Species under threat: Honey, who shrunk the bee population?
Across America, millions of honey bees are abandoning their hives and flying off to die, leaving beekeepers facing ruin and US agriculture under threat. And to date, no one knows why. Michael McCarthy reports
Thursday 01 March 2007
It has echoes of a murder mystery in polite society. There could hardly be a more sedate and unruffled world than beekeeping, but the beekeepers of the United States have suddenly encountered affliction, calamity and death on a massive scale. And they have not got a clue why it is happening.
Across the country, from the Atlantic coast to the Pacific, honey bee colonies have started to die off, abruptly and decisively. Millions of bees are abandoning their hives and flying off to die (they cannot survive as a colony without the queen, who is always left behind).
Some beekeepers, especially those with big portable apiaries, or bee farms, which are used for large-scale pollination of fruit and vegetable crops, are facing commercial ruin - and there is a growing threat that America's agriculture may be struck a mortal blow by the loss of the pollinators. Yet scientists investigating the problem have no idea what is causing it.
The phenomenon is recent, dating back to autumn, when beekeepers along the east coast of the US started to notice the die-offs. It was given the name of fall dwindle disease, but now it has been renamed to reflect better its dramatic nature, and is known as colony collapse disorder.
It is swift in its effect. Over the course of a week the majority of the bees in an affected colony will flee the hive and disappear, going off to die elsewhere. The few remaining insects are then found to be enormously diseased - they have a "tremendous pathogen load", the scientists say. But why? No one yet knows.
The condition has been recorded in at least 24 states. It is having a major effect on the mobile apiaries which are transported across the US to pollinate large-scale crops, such as oranges in Florida or almonds in California. Some have lost up to 90 per cent of their bees.
A reliable estimate of the true extent of the problem will not be possible for another month or so, until winter comes to an end and the hibernating bee colonies in the northern American states wake up. But scientists are very worried, not least because, as there is no obvious cause for the disease as yet, there is no way of tackling it.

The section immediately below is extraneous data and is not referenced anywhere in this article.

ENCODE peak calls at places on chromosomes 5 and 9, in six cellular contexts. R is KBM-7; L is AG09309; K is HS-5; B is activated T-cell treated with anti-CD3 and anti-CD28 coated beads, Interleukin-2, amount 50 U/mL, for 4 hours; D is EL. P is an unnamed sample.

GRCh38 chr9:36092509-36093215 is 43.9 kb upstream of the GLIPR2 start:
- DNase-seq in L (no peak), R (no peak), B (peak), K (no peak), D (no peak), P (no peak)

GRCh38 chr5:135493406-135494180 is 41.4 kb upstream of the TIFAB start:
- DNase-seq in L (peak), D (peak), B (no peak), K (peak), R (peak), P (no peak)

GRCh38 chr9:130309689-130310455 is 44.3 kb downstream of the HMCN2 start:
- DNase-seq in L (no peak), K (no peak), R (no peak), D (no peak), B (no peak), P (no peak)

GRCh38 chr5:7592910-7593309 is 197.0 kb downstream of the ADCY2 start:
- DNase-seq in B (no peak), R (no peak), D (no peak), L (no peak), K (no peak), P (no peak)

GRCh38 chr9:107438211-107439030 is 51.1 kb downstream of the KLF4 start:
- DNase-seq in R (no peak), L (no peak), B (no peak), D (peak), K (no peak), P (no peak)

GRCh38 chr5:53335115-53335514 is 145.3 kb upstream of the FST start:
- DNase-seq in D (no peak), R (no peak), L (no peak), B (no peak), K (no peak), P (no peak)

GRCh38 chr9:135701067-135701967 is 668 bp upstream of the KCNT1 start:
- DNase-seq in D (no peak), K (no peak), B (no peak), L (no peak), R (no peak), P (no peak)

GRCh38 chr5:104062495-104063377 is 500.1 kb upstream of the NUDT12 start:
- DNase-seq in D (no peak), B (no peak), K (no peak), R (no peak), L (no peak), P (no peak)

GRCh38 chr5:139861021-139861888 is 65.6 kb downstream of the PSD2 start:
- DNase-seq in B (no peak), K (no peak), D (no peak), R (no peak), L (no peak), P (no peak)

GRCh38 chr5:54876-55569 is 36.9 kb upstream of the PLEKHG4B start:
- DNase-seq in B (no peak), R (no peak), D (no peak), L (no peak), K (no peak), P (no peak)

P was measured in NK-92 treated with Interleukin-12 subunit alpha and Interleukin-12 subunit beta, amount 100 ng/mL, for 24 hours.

"We are extremely alarmed," said Diana Cox-Foster, the professor of Entomology at Penn States University and one of the leading members of a specially convened colony-collapse disorder working group.
"It is one of the most alarming insect diseases ever to hit the US and it has the potential to devastate the US beekeeping industry. In some ways it may be to the insect world what foot-and-mouth disease was to livestock in England."
Most of the pollination for more than 90 commercial crops grown throughout the United States is provided byApis mellifera, the honey bee, and the value from the pollination to agricultural output in the country is estimated at $14.6bn (£8bn) annually. Growers rent about 1.5 million colonies each year to pollinate crops - a colony usually being the group of bees in a hive.
California's almond crop, which is the biggest in the world, stretching over more than half a million acres over the state's central valley, now draws more than half of the mobile bee colonies in America at pollinating time - which is now. Some big commercial beekeeping operations which have been hit hard by the current disease have had to import millions of bees from Australia to enable the almond trees to be pollinated.